Microloans: If you find out that the bank won’t give you a loan or won’t loan the entire amount needed, you can think about a microloan. Microloan programs, often offered by nonprofit organizations or Community Development Financial Institutions (CDFIs), provide small business loans with flexible terms. Some microloan providers also offer business training and mentorship alongside funding, which can be valuable for new entrepreneurs.
Step 4: Register the Business
The process of registering and making an indoor rock climbing gym business legal can vary from state to state, and in this stage, we want to look at what is generally required to legally set up the business. These include:
Determining the business structure: First up is deciding how your business will be legally structured. You have four main choices:
- Sole proprietorship: This is the simplest form and usually the least expensive to set up. It essentially means you own the business entirely. While it allows complete control, it does not offer personal liability protection should the business encounter legal troubles.
- General partnership: This is where two or more people share the ownership, financial obligations, and operational roles of the company. It’s somewhat similar to a sole proprietorship but accommodates multiple individuals.
- Corporation: This structure separates the owners from the business, offering protection from business liabilities, but it is more complex to set up and involves higher costs.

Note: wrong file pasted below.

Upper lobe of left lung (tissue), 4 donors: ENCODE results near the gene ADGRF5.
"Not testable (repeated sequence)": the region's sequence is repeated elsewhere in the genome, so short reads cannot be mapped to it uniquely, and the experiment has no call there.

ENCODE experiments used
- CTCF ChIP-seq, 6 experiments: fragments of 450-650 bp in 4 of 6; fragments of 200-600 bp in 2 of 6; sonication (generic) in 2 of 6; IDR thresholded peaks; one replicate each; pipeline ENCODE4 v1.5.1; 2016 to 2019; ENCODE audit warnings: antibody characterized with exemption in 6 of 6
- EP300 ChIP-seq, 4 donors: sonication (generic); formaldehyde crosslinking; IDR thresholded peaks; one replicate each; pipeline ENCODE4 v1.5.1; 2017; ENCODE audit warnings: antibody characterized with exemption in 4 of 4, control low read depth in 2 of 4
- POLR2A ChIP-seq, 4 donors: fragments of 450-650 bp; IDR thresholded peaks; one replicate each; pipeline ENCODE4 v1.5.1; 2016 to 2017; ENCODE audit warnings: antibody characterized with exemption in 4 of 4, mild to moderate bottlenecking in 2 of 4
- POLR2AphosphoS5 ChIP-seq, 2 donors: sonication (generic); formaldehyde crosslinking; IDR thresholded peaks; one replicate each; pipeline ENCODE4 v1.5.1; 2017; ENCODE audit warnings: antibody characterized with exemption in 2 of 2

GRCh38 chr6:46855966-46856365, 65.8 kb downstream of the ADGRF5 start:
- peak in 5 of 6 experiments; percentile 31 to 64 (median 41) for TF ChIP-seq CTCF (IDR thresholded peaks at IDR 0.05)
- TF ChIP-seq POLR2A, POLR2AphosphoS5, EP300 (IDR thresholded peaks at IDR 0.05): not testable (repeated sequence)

- Limited Liability Company (LLC): This is a popular choice for many businesses, including gyms, because it gives you some of the protections of a corporation but is easier to set up and administer.
Deciding the right structure can depend on various factors, including how you see your business growing and your personal preference. Forming an LLC or corporation tends to be a popular option for rock climbing gyms as they can provide limited liability protection, separating personal assets from business liabilities, which can be advantageous in the climbing gym industry where inherent risk is involved.
Related: Comparison of business structures
Forming an LLC sounds complicated and expensive, but using an entity formation service guides you through the process so you know it was done right.
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Registering a business name: After registering the business structure, you may need to register your business name. This process will vary depending on what business structure you pick. Sole proprietors and partnerships will often be required to register a “Doing Business As” (DBA), while corporations and LLCs register with the state during the formation process.
During this time, it’s also a good idea to check if the name you want is available as a web domain, even if you’re not ready to set up a website yet.
Obtaining business licenses and permits: Each state has different requirements regarding licensing for a gym. Most commonly, there are specific requirements for what can be included in a membership contract. There are additional state requirements if your gym offers personal trainers to be aware of.
At the local level, some cities will require climbing gyms to obtain special permits and follow certain requirements.
Last, some general business licenses are needed, such as a local business license, sales tax number, and Employer Identification Number.